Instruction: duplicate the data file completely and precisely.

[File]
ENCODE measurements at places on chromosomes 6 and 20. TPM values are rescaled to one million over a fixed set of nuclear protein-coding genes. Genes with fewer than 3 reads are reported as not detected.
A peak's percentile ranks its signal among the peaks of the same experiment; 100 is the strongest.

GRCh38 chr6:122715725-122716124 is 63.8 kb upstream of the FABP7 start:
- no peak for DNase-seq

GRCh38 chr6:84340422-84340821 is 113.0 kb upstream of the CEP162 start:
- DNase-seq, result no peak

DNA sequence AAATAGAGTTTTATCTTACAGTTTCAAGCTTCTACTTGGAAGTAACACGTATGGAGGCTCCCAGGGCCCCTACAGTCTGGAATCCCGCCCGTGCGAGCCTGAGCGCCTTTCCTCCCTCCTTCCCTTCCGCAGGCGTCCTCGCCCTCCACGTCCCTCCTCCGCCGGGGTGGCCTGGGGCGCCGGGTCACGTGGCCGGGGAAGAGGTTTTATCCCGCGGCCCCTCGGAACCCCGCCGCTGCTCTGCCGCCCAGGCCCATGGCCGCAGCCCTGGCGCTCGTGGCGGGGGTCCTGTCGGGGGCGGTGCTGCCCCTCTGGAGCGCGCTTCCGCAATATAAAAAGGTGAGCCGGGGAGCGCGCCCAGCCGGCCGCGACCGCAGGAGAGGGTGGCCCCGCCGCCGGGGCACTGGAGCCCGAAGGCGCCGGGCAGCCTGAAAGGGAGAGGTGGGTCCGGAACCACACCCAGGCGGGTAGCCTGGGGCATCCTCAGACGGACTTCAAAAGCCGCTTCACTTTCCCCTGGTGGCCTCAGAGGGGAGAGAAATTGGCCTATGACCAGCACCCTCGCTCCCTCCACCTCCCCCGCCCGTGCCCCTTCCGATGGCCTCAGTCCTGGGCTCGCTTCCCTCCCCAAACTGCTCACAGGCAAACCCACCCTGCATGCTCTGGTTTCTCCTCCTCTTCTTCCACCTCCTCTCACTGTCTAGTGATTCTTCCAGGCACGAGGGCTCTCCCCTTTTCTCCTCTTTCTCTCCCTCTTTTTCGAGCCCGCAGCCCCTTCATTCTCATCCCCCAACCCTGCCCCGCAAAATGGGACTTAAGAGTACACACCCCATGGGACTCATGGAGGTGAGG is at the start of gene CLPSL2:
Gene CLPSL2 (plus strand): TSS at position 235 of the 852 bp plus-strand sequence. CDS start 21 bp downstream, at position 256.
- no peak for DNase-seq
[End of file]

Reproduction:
ENCODE measurements at places on chromosomes 6 and 20. TPM values are rescaled to one million over a fixed set of nuclear protein-coding genes. Genes with fewer than 3 reads are reported as not detected.
A peak's percentile ranks its signal among the peaks of the same experiment; 100 is the strongest.

GRCh38 chr6:122715725-122716124 is 63.8 kb upstream of the FABP7 start:
- no peak for DNase-seq

GRCh38 chr6:84340422-84340821 is 113.0 kb upstream of the CEP162 start:
- DNase-seq, result no peak

DNA sequence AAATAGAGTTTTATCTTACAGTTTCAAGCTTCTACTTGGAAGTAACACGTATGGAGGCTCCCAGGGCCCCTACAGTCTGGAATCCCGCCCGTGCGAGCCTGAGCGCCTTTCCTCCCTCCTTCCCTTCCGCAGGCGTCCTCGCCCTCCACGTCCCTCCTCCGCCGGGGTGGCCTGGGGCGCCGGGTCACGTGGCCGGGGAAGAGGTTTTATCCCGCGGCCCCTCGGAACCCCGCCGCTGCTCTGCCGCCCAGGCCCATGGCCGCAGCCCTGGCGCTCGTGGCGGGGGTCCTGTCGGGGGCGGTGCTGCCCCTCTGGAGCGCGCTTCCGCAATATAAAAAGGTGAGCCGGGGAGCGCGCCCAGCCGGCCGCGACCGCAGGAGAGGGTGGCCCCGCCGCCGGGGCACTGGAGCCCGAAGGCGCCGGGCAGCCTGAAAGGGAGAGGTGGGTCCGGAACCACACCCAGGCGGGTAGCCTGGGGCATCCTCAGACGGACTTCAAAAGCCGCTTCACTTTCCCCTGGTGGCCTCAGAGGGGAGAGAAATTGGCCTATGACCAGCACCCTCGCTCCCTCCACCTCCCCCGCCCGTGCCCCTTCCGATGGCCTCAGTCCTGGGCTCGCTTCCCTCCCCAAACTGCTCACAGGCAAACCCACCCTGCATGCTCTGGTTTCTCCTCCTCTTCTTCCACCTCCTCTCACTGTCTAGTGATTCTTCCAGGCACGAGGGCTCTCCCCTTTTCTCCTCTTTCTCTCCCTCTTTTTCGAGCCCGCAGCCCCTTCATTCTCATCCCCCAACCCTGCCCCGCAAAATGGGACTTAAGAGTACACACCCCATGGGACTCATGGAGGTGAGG is at the start of gene CLPSL2:
Gene CLPSL2 (plus strand): TSS at position 235 of the 852 bp plus-strand sequence. CDS start 21 bp downstream, at position 256.
- no peak for DNase-seq